Three hundred years ago several millions of bison roamed North America. Bison was a keystone species that occupied a central place in aboriginal culture. In the late 19th century, the species was nearly driven to extinction by over hunting. Following major conservation efforts, there currently are more than half a million of bison in North America, but most populations are captive and semi-captive herds. In fact, there are approximately 1000 free-ranging plains bison in Canada, and only one population within its historical range. Using examples of research that we conducted over the past 20 years on this population, I will outline some key drivers of bison distribution at the interplay between farmlands and a protected national park. Our research outlines some challenges involved with the preservation of the free-ranging bison, including how social information increasingly drives bison into an ecological trap.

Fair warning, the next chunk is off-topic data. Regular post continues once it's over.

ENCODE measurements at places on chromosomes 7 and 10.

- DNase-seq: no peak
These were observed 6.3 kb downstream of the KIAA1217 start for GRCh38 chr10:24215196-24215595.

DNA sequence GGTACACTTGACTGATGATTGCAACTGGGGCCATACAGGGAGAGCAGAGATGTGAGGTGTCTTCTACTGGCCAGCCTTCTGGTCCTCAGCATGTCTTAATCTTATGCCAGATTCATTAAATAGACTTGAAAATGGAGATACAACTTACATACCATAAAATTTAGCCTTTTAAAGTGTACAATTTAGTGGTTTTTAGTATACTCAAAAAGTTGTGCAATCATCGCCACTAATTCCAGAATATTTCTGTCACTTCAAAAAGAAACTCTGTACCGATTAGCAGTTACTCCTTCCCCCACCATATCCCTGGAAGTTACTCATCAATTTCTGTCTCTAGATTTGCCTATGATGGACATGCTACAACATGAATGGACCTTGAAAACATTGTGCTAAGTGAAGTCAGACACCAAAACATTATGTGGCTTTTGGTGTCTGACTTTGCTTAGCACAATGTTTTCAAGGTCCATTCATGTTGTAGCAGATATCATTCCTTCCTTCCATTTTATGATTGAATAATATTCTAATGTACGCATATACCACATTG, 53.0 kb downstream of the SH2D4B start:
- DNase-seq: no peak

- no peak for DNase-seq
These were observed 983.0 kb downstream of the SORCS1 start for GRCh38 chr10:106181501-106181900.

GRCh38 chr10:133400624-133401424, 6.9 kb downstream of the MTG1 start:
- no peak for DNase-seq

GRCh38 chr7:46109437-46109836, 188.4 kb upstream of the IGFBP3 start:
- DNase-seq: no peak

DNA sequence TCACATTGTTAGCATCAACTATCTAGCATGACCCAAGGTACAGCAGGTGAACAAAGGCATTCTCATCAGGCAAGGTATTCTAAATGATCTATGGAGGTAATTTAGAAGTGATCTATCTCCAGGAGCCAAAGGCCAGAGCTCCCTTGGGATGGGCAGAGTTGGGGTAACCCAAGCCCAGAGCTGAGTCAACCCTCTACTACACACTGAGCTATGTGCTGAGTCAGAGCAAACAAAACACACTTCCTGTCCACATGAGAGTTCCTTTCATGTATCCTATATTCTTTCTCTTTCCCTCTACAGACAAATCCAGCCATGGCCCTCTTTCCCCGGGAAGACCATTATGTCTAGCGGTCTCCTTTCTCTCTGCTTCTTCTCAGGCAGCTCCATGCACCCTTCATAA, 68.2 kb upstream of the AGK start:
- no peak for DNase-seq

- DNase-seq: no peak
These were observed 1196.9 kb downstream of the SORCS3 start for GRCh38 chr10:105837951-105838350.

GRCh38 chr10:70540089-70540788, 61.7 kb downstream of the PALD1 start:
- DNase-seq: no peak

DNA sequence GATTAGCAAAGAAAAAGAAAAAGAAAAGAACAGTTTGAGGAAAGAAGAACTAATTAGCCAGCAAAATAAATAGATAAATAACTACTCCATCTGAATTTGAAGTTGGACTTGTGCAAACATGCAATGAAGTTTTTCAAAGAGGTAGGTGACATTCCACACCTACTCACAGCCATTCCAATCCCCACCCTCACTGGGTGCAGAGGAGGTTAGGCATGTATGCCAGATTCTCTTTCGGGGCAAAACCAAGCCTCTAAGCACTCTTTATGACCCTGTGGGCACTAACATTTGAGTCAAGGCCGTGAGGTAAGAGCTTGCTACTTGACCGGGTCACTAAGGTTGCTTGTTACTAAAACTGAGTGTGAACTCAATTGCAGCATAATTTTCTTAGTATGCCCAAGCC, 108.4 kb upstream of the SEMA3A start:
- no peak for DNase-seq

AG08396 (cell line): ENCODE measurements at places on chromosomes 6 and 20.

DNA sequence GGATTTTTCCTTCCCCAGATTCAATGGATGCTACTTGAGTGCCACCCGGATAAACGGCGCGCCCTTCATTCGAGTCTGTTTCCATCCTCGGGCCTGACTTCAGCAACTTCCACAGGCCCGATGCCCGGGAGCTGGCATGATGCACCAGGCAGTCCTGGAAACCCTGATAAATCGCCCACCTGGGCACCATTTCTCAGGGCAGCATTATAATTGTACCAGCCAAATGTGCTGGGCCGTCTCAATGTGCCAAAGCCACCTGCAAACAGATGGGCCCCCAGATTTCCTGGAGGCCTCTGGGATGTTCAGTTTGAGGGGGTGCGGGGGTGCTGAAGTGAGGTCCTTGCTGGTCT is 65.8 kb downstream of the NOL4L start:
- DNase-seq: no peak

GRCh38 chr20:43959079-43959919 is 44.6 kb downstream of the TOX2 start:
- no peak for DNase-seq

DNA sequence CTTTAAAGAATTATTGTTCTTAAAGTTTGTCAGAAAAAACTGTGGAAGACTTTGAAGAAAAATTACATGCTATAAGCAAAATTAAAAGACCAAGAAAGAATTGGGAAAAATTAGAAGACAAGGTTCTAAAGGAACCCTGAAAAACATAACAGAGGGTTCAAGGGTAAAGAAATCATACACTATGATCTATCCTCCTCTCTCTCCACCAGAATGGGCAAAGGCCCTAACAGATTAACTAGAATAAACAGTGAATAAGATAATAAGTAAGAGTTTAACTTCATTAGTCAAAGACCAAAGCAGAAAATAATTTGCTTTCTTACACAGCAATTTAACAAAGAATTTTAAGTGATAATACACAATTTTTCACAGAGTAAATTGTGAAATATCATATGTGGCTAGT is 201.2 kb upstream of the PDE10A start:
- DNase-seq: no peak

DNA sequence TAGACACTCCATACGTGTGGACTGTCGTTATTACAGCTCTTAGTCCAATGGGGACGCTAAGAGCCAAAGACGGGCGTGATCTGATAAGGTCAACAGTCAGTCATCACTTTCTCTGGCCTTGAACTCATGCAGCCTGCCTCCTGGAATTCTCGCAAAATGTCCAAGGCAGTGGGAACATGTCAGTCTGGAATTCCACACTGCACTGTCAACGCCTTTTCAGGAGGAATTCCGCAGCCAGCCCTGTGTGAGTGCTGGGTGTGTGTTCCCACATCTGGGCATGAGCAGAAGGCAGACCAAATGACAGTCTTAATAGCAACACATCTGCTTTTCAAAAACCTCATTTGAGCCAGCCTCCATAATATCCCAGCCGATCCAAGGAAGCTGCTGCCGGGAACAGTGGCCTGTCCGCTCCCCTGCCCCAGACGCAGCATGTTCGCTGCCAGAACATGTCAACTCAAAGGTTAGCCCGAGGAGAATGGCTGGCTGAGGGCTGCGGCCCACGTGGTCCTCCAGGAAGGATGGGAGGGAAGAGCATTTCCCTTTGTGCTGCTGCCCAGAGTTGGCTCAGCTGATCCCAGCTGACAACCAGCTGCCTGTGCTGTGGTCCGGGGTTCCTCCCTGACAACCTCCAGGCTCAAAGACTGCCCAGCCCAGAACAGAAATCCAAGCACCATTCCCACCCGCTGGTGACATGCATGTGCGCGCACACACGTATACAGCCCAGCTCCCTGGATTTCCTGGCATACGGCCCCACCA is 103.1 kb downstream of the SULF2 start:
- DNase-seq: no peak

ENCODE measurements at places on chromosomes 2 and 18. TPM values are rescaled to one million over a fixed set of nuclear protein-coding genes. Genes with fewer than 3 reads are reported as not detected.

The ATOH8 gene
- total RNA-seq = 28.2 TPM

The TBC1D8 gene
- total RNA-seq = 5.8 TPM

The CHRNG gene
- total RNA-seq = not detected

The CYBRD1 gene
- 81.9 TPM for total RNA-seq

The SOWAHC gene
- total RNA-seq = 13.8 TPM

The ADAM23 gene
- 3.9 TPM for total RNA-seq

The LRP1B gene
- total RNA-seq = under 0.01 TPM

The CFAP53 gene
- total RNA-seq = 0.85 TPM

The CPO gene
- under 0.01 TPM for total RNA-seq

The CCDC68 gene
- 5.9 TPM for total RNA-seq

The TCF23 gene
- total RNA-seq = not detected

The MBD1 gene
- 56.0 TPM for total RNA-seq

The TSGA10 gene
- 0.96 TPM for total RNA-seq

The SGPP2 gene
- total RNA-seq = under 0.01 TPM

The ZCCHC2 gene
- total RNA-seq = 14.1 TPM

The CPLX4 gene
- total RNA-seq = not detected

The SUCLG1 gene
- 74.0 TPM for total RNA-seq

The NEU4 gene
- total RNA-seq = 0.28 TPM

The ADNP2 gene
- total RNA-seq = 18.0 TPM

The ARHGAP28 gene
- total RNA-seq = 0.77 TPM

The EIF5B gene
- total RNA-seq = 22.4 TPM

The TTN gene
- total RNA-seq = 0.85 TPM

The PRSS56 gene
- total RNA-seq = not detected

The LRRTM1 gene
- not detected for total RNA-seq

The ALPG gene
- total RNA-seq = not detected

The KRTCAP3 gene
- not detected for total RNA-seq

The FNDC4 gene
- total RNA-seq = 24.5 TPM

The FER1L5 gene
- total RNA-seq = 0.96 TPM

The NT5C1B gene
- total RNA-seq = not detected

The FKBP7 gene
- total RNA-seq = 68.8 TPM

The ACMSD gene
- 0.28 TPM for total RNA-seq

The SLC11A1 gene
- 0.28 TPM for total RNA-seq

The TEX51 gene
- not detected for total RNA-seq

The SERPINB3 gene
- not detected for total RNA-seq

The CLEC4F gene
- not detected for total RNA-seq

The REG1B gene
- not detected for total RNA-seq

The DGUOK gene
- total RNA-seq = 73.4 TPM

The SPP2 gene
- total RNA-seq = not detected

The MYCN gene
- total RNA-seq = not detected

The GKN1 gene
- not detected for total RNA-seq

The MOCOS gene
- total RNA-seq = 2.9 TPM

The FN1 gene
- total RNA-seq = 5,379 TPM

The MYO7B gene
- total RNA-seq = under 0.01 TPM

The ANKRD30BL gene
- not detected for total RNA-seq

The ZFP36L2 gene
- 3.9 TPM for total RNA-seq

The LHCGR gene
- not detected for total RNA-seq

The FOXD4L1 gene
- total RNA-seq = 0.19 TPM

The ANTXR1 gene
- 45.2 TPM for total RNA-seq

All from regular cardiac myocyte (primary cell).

About the speaker
Daniel Fortin is a professor in the department of biology at Université Laval. He received his doctorate in Zoology from the University of Guelph (Canada), and then conducted post-doctoral research at the University of Alberta (Canada) on wolf-elk interactions in Yellowstone National Park. The main objective of his current research is to better understand the effect of behavioural mechanisms on animal distributions in heterogeneous landscapes. To reach this goal, he investigates various ecological topics such as: resource selection, animal movement, trophic interactions, and behavioural response to anthropogenic modifications of the landscape. Knowledge gained from his studies is intended to help in the management of wildlife populations and preservation of biodiversity by increasing our ability to predict spatio-temporal dynamics of ecological systems.